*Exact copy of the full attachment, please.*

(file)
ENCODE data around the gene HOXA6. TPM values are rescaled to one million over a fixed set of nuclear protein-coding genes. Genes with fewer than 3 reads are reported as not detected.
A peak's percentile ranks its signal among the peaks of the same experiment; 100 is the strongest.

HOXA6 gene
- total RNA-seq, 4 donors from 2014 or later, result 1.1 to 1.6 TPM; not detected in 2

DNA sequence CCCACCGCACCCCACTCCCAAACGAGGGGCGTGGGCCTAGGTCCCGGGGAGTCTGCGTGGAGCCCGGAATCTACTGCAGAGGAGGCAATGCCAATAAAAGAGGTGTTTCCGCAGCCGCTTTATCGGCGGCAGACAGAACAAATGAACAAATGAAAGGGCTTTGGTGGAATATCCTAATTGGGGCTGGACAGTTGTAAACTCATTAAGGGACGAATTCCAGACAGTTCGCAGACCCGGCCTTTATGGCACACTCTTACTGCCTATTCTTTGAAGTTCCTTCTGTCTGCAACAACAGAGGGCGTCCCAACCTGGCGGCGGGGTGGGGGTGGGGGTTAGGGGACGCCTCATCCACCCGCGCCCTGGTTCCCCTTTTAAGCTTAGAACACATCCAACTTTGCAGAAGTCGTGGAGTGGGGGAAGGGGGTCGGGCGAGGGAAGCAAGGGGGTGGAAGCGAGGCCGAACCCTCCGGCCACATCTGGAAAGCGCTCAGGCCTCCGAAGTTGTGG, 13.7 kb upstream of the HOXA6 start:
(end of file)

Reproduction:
ENCODE data around the gene HOXA6. TPM values are rescaled to one million over a fixed set of nuclear protein-coding genes. Genes with fewer than 3 reads are reported as not detected.
A peak's percentile ranks its signal among the peaks of the same experiment; 100 is the strongest.

HOXA6 gene
- total RNA-seq, 4 donors from 2014 or later, result 1.1 to 1.6 TPM; not detected in 2

DNA sequence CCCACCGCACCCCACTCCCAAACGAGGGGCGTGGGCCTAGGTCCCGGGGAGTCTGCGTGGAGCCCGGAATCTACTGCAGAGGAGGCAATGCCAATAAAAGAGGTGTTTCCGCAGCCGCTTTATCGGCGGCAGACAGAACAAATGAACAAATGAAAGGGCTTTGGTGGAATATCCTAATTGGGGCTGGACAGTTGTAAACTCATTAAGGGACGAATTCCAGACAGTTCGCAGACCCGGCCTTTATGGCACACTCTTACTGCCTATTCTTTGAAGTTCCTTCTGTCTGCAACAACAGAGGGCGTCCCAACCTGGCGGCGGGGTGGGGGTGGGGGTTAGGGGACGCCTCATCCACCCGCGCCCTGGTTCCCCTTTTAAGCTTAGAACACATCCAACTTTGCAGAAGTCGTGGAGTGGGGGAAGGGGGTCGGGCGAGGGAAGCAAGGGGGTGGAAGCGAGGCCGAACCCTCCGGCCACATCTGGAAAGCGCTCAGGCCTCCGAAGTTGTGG, 13.7 kb upstream of the HOXA6 start: